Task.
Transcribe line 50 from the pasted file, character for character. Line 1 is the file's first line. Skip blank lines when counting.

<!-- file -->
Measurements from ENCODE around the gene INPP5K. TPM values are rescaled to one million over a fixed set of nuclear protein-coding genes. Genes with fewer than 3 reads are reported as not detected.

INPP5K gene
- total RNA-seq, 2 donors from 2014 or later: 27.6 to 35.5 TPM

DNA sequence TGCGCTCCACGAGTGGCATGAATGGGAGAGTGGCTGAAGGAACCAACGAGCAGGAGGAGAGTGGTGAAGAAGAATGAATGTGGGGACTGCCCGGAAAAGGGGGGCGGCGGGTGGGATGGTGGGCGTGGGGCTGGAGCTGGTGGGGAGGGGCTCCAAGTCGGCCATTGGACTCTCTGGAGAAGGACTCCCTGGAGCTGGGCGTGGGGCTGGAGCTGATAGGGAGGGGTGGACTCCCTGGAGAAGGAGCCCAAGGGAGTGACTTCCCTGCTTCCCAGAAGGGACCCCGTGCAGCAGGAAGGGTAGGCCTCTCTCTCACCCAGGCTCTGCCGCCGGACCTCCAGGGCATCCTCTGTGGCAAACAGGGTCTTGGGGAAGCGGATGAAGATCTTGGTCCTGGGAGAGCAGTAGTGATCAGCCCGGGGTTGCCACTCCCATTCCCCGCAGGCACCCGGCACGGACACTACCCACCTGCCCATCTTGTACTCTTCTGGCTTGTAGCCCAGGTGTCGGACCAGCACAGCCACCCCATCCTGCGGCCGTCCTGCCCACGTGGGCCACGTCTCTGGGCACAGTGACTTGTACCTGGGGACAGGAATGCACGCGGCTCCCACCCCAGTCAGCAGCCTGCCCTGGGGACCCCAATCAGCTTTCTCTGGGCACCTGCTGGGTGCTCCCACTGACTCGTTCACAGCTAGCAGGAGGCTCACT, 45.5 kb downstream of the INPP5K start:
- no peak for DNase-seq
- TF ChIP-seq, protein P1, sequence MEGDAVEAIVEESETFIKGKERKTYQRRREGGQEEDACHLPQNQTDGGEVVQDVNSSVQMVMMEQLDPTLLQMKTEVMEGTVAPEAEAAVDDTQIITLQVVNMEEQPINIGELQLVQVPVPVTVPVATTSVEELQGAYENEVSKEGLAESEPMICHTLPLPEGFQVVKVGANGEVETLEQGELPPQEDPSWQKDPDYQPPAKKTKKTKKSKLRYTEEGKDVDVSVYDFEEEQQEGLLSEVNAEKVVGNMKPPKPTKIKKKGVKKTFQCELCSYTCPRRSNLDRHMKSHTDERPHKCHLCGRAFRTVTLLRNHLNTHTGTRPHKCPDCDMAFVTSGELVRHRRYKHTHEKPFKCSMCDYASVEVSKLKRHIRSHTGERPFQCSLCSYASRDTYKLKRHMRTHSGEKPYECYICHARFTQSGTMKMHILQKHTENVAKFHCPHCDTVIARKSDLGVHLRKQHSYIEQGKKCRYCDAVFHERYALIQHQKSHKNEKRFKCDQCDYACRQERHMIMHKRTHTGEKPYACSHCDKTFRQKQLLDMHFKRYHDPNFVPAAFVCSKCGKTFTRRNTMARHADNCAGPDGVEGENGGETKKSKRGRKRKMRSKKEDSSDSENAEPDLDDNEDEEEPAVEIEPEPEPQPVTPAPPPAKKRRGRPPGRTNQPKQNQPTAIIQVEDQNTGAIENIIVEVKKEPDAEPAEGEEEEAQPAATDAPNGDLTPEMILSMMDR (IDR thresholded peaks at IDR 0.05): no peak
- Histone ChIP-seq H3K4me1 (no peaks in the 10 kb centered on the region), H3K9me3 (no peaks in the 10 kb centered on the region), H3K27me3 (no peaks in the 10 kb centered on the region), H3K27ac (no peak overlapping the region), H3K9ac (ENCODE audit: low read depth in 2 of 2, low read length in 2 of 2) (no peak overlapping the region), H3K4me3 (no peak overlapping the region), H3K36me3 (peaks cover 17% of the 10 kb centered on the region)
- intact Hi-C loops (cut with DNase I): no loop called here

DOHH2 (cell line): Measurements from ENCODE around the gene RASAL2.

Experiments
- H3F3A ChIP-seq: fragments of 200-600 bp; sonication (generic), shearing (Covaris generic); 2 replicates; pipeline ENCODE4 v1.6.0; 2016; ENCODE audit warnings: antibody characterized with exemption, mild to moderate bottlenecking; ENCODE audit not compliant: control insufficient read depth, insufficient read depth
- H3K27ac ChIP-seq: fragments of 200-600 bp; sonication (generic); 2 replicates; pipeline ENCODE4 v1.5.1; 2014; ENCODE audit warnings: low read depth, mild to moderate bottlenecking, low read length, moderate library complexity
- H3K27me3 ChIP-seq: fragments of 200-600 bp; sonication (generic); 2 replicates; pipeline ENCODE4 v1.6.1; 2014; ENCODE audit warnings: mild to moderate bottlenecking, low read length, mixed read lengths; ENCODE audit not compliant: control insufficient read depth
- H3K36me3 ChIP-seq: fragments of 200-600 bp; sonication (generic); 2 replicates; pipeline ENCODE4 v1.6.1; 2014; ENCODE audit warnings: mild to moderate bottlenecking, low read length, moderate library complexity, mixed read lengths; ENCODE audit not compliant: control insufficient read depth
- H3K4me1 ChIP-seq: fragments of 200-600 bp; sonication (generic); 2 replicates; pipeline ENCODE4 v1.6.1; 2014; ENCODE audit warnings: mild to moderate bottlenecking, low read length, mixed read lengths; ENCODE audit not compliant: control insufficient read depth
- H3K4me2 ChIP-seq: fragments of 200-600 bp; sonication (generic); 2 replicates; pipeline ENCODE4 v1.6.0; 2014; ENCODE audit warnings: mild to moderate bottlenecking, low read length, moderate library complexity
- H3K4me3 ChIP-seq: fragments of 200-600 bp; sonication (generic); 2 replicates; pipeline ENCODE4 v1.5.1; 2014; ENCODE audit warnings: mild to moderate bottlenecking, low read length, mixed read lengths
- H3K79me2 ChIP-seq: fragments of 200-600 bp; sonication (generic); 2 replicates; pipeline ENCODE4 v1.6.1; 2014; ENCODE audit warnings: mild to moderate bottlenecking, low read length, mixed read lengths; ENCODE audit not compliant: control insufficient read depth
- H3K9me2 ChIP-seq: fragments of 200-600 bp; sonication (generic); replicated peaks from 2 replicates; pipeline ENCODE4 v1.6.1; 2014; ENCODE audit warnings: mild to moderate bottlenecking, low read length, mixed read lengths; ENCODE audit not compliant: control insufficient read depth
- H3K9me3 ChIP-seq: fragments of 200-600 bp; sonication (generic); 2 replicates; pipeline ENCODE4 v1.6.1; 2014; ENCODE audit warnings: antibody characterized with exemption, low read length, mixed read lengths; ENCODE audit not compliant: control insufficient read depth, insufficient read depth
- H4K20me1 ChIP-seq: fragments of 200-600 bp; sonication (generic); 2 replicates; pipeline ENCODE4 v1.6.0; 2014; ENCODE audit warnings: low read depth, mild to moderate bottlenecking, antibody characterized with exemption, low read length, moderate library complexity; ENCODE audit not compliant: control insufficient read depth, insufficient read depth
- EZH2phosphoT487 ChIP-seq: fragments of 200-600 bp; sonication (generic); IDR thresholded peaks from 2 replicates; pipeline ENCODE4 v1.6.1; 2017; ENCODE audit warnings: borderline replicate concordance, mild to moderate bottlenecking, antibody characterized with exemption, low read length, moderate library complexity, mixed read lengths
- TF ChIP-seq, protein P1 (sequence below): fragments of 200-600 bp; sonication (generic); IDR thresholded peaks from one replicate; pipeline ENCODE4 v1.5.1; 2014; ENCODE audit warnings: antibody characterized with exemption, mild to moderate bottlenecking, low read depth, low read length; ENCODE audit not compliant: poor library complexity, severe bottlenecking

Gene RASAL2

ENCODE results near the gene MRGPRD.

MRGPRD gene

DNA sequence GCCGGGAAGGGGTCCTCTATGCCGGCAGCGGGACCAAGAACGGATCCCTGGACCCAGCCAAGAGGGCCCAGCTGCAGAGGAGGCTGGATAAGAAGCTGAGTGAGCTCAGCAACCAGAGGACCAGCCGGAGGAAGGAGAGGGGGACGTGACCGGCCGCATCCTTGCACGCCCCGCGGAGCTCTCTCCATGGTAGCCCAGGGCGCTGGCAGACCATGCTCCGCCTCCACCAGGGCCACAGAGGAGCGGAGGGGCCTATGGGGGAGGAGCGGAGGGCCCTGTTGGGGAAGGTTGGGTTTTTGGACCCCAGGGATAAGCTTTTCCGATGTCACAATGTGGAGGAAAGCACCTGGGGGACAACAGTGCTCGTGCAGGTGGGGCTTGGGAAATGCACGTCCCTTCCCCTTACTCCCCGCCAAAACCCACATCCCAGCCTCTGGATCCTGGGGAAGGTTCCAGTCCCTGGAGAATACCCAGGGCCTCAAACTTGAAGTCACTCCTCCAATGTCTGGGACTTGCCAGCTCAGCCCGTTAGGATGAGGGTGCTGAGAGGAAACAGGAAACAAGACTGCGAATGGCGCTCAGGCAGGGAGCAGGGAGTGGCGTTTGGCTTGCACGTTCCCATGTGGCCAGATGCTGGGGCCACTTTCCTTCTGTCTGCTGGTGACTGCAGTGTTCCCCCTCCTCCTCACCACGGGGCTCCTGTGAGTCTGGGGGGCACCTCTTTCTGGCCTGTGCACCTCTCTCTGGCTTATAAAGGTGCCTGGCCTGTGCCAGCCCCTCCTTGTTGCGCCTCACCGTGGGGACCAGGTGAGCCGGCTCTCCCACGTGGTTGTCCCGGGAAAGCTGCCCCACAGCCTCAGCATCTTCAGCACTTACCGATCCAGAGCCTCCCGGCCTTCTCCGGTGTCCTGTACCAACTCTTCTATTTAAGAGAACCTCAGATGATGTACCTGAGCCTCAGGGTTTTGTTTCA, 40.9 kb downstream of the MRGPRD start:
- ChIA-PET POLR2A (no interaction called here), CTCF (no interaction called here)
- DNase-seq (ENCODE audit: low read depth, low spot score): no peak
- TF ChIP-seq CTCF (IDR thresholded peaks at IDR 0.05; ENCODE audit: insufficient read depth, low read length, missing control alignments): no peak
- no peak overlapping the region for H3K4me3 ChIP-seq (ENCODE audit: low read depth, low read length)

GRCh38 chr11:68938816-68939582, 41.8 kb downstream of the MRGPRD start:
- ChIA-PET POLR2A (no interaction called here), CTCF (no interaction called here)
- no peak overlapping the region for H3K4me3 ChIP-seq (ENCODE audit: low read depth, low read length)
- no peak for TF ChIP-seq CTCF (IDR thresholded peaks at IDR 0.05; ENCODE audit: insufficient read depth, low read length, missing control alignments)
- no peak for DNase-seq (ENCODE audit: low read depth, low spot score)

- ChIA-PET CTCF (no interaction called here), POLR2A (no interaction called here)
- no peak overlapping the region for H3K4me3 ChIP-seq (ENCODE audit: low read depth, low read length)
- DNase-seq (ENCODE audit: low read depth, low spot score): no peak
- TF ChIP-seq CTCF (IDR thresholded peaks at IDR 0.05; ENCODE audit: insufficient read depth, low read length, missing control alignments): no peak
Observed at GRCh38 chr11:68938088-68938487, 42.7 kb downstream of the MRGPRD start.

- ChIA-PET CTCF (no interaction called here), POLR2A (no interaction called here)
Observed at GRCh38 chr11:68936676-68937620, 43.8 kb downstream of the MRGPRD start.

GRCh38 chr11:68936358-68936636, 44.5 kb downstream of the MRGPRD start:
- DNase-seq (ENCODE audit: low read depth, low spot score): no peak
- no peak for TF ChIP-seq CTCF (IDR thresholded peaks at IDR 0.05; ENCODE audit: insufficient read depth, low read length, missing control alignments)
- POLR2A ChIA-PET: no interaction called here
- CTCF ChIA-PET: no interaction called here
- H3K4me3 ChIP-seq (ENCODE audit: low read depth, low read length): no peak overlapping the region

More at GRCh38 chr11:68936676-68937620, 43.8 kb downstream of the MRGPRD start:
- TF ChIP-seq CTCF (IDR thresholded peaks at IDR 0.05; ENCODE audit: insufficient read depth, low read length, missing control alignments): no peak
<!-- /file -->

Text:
More at GRCh38 chr11:68936676-68937620, 43.8 kb downstream of the MRGPRD start: